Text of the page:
3. Also, read my next post about why a system that would not provide me with reliable Skype or force me to download overnight is not suitable to me.

  4. Xplornet has a 30 day money back guarantee. It would seem unreasonable (perhaps even a little pigheaded) to me that you wouldn’t even give it a chance under those circumstances. Especially when I am here telling you that in my experience, it works just fine. But I guess you don’t trust me.

    • The overwhelmingly negative experience over many years of six neighbours in the hamlet and scattered throughout the valley trumps your one month of experience in a completely different service area. I would be an idiot based on those testimonials to drink the Xplornet Kool-Aid that SaskTel is pushing down here.

        • I give up too if your ego can’t accept that six testimonials over several years trumps a single testimonial over one month.

          And by service area, I mean the technician who does the installation and repairs. He’s apparently useless. Weeks to get anything done.

  5. Agree with your Xplornet opinions. Took over Xplornet service when we moved ten years ago. Had to survive two long years of service as we took over the Contract. The only option to disconnect was to pay out the contract, full monthly payment for remaining months, we are talking plenty of money! Have tried all other options including Xplornet again. Call me stupid, Xplornet lasted two weeks, adios! Now use a local wireless supplier, Great service from ABC Communications. Big city folks do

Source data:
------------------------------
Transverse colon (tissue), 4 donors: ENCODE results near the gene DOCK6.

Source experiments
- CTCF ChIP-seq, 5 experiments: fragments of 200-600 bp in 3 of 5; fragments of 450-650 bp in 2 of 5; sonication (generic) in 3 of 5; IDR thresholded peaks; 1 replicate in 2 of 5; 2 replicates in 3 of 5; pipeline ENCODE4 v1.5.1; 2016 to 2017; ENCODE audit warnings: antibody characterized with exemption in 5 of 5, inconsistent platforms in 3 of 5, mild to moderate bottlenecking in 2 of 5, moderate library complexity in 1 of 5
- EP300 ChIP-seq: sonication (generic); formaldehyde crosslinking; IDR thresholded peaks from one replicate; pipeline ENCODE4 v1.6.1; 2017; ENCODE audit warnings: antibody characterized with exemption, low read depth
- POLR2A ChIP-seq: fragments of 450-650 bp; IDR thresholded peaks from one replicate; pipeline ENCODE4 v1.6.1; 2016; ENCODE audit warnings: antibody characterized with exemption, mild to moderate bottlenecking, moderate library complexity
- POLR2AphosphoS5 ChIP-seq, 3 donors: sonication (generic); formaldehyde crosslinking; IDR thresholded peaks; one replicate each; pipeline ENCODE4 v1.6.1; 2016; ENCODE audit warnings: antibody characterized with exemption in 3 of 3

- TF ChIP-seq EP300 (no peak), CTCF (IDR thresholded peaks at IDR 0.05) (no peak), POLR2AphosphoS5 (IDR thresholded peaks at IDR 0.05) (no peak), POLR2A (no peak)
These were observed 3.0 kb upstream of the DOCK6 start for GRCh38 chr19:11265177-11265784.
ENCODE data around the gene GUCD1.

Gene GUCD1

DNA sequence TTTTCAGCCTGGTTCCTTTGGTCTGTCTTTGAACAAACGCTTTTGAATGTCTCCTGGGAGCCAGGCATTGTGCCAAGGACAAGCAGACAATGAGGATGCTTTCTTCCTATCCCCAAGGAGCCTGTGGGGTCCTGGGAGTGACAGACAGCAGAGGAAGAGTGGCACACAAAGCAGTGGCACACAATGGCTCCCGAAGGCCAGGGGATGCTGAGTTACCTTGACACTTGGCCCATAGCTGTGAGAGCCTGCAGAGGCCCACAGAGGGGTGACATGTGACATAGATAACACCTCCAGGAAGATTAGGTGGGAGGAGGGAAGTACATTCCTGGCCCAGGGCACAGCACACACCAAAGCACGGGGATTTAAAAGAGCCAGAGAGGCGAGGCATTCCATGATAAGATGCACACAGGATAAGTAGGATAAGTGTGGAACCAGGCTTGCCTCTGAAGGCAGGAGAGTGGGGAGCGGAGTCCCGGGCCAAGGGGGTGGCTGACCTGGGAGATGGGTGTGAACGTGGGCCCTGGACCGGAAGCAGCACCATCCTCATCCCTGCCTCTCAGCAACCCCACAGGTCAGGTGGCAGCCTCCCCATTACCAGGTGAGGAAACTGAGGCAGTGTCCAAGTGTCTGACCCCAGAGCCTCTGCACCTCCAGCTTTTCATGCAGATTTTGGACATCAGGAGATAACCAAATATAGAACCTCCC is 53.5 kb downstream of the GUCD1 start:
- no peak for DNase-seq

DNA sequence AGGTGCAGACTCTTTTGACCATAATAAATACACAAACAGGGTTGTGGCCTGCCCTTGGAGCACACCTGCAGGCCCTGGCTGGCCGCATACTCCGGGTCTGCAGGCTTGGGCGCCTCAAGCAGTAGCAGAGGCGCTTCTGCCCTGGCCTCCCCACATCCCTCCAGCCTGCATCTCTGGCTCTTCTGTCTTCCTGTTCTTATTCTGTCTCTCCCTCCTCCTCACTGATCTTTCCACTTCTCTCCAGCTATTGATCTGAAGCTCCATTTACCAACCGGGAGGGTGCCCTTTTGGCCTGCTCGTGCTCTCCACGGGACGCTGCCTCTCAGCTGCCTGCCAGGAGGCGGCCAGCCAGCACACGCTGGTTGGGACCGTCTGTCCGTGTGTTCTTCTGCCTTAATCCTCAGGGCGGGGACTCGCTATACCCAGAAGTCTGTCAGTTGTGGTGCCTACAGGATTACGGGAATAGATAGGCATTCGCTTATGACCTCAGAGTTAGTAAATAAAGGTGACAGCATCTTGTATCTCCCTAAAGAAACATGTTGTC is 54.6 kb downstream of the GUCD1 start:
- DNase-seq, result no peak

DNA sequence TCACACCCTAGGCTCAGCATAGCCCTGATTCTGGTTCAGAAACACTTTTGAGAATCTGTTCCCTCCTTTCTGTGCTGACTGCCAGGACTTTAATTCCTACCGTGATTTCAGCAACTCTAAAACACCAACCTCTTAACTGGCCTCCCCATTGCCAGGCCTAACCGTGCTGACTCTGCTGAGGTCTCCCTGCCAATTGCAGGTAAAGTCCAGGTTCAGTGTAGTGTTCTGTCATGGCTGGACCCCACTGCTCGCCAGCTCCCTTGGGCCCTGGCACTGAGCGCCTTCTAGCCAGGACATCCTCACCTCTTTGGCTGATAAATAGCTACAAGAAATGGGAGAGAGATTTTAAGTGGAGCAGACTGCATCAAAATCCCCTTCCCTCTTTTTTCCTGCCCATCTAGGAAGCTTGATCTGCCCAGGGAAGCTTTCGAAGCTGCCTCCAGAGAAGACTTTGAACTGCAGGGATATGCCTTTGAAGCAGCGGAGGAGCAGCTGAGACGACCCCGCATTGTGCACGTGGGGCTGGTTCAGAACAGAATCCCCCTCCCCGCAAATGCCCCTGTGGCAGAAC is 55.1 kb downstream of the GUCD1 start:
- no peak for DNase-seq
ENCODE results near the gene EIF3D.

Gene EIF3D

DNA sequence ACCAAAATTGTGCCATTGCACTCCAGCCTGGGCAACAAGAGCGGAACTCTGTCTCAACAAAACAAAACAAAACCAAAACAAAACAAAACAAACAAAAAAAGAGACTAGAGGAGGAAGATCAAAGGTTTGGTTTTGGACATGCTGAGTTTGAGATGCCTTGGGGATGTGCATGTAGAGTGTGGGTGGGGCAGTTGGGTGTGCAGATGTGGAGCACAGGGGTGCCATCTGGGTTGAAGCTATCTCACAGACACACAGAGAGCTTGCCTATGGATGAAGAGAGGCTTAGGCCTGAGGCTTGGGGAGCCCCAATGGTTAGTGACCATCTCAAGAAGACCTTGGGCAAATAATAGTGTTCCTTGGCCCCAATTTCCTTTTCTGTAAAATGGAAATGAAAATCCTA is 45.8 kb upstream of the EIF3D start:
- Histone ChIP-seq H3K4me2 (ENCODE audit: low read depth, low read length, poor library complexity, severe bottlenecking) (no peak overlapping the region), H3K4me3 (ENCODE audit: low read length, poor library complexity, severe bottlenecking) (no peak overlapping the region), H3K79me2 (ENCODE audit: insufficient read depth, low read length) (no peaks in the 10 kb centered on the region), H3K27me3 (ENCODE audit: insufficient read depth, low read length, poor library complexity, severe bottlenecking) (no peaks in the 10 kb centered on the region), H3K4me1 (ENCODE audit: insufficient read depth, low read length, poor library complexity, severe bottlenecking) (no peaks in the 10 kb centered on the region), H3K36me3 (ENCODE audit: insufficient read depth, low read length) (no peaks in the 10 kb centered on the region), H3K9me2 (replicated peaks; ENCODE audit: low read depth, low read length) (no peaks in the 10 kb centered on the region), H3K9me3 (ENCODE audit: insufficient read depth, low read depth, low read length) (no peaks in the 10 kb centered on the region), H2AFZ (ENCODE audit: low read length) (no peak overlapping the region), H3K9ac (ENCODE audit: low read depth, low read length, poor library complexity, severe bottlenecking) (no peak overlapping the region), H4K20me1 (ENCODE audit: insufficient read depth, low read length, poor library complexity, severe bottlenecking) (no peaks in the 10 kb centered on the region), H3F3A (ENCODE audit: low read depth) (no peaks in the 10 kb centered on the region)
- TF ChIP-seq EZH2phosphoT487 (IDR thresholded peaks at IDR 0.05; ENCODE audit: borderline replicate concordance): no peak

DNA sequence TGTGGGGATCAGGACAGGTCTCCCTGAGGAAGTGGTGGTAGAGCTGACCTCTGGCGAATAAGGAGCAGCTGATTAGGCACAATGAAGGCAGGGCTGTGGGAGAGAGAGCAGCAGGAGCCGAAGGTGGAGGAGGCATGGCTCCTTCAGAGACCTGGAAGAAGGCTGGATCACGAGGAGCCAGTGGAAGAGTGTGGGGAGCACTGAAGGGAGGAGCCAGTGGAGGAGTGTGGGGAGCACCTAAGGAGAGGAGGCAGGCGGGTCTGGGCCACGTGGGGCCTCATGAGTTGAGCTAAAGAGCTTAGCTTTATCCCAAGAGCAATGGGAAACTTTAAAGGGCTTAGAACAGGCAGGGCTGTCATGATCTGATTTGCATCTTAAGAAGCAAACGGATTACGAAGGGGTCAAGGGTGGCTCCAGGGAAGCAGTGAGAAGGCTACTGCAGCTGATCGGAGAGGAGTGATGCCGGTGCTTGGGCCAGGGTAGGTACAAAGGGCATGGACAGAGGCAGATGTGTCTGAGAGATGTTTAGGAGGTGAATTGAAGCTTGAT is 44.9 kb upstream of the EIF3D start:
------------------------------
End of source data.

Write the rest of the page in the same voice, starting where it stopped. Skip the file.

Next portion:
not understand limited download useage and speeds, sigh!

    • I’m really amused by Kevin’s Xplornet enthusiasm after a month with them when you look at the hundreds of horror stories across the country over more than a decade. Add in six families I personally know who have been suffering under Xplornet. Yeah, like I’m going to give them a chance to screw me over too!

      I just did some digging and guess which satellite provider I was with very temporarily in Quebec? Yup. They had a money back guarantee back then too and I took them up on it. Even going from 26Kbps and not yet needing to download or stream much as we were in the infancy of broadband, satellite absolutely sucked.

    • Yup, seen that one while I was doing my research. One of the MANY nationwide condemnations of Xplornet, on top of my six neighbours.